âYou should see that big family down there,â he said.
âItâs a dad and a mom with about 8 kids. The dad is drunk off his ass. The mom is pissed.â
âReally?â I looked over at him, and then at my sister, who shook her head in agreement.
âDad made us come in, because that creep has one of the older girls on his lap. It didnât look right,â my sister said.
âGood Lord,â Mom said. She walked over to my dad, and they began a hushed conversation.
My brother looked at me and cracked up. He moved closer to me so he could whisper.
âI think that guy had a rod,â he said, laughing.
âWhatâs that?â asked my sister.
âNever mind,â I said. She got mad and walked into the tent.
My brother and I looked at each other and snickered.
After a couple of hours, I went out to the boat to grab something. Mike saw me out there. He grabbed Phil and came trotting over.
âWant to mess around?â Mike asked, smiling. Phil stood a little behind him, off to the right.
âYeah, letâs do something,â Phil said.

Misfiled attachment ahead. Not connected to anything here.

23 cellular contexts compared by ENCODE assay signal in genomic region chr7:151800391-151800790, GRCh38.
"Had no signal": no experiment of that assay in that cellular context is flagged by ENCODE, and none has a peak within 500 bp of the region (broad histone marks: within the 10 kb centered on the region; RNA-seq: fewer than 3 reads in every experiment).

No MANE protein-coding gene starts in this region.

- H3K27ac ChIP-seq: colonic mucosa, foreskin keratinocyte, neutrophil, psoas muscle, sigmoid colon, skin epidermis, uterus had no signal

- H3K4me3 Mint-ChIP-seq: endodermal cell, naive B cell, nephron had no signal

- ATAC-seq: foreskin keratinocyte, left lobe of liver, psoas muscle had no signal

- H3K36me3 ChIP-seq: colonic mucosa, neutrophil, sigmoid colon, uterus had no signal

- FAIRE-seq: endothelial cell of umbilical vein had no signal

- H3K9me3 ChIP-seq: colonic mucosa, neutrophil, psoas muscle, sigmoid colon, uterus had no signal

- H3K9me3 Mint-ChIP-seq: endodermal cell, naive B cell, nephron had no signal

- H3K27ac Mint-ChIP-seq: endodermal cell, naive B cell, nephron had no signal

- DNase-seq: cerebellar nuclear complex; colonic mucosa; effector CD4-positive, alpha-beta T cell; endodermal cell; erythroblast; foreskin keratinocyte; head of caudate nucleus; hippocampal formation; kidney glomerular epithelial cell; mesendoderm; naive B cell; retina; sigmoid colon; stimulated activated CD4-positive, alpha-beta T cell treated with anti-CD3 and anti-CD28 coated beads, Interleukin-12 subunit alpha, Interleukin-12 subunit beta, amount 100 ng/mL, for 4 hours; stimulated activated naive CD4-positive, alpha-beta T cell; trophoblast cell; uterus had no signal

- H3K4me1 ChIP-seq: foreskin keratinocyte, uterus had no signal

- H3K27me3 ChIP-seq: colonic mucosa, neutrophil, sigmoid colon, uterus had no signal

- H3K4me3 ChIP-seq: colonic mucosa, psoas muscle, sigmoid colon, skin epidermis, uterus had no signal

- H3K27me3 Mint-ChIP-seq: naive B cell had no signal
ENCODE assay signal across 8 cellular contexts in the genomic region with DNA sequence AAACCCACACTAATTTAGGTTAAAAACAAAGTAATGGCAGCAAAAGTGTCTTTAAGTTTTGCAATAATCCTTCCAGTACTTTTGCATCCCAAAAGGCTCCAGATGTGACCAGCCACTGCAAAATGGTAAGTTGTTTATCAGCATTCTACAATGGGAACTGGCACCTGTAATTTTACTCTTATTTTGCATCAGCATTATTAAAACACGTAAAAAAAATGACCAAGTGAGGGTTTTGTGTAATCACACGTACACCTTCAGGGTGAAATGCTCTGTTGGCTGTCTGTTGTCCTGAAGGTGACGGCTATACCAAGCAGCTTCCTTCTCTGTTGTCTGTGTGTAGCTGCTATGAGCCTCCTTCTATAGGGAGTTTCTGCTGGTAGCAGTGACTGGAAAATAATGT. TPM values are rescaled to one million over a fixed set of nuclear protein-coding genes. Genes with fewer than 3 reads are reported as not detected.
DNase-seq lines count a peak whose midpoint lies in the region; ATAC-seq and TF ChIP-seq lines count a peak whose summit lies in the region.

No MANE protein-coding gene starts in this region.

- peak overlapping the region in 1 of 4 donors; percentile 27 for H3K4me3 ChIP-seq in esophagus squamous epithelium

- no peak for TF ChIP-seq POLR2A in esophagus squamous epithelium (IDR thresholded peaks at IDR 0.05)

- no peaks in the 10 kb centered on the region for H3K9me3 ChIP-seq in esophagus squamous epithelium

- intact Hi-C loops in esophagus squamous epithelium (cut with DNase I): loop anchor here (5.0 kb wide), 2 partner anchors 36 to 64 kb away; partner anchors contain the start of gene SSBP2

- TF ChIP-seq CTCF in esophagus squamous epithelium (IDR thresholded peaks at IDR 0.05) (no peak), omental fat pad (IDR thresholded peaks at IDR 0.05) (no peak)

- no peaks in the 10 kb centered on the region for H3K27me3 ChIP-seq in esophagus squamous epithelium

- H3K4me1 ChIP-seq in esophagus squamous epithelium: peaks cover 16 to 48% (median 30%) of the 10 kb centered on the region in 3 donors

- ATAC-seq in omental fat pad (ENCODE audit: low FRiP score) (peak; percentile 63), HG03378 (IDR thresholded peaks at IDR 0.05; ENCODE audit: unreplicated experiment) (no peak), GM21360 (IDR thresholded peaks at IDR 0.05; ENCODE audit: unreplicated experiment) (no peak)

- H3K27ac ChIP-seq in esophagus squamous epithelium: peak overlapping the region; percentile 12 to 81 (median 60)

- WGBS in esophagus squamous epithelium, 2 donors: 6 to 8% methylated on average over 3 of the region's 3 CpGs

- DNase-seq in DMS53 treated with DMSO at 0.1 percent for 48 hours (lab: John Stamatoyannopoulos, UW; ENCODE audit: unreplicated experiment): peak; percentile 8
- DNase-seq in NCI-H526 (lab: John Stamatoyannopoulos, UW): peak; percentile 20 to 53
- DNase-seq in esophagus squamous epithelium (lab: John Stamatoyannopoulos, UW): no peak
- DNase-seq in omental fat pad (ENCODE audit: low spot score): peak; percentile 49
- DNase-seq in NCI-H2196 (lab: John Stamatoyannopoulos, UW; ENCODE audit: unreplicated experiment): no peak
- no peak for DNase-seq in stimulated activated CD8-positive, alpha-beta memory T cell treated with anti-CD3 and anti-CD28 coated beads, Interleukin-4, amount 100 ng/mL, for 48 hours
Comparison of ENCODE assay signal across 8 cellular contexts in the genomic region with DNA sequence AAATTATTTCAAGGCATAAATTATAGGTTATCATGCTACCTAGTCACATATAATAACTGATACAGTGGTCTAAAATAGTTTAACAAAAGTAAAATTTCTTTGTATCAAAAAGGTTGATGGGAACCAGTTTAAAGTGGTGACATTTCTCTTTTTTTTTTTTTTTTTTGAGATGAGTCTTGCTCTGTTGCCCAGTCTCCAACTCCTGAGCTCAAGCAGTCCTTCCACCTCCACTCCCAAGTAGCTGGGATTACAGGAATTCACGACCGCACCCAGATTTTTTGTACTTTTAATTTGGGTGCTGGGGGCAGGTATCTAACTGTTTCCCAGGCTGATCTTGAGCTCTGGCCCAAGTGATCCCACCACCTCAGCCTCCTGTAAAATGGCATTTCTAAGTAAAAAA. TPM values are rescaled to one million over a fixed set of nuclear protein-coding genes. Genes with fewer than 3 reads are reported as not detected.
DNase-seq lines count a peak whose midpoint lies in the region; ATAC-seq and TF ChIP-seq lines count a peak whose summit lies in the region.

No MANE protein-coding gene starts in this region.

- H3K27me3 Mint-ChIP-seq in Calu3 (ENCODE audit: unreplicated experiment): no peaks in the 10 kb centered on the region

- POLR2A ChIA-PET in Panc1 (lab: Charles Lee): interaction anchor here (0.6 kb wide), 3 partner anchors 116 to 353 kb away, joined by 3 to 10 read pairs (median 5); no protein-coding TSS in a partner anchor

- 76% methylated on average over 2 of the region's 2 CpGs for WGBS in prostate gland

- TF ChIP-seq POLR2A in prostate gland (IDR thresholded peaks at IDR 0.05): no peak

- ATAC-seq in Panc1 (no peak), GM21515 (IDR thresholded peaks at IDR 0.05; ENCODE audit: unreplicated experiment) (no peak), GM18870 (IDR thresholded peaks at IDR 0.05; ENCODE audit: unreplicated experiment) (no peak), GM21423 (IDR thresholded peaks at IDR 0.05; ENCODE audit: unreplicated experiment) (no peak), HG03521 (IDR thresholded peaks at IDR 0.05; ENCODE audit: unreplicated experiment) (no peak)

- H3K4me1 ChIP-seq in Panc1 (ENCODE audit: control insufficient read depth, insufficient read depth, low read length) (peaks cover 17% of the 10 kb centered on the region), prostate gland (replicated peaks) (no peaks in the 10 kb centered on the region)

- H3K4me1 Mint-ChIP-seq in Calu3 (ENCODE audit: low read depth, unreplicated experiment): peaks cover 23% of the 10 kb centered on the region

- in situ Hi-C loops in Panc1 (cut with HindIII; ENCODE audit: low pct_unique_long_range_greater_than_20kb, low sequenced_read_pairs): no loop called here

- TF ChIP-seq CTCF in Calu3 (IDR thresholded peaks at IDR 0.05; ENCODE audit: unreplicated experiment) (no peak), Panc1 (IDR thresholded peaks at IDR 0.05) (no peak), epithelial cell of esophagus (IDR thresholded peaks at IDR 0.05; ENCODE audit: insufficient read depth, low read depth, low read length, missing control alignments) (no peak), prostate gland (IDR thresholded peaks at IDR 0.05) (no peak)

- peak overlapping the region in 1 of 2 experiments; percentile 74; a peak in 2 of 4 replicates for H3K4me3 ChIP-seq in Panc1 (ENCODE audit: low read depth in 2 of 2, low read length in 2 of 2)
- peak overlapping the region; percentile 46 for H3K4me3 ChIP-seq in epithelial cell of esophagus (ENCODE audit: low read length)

Mike was looking around to see if any of my other family members were around.
âWhereâs your tape recorder?â
âBack at camp,â I said. âIâm busy right now. I have to go back to camp.â
âWell how about this,â Mike said. âThereâs a great little canyon back on the other side of the lagoon, with a spring. Maybe we can take sleeping bags and your tape recorder back there and spend the night. It would be bitchen.â He looked over at Phil, who nodded his head in agreement.
âI donât think so,â I said. âNo way my parents would go for that, for one thing.â
âCâmon, Charlie, donât be a weenie,â said Mike. He was starting to get an impatient look. I could tell he was trying really hard not to get mad.
âThey wouldnât even have to know,â Phil said quietly. âYou could sneak out after its dark. Weâll come get you.â Mike nodded in approval.
I was just about to respond when I heard my Dad coming out through the brush.
âWhatâs going on, Charlie?â he asked.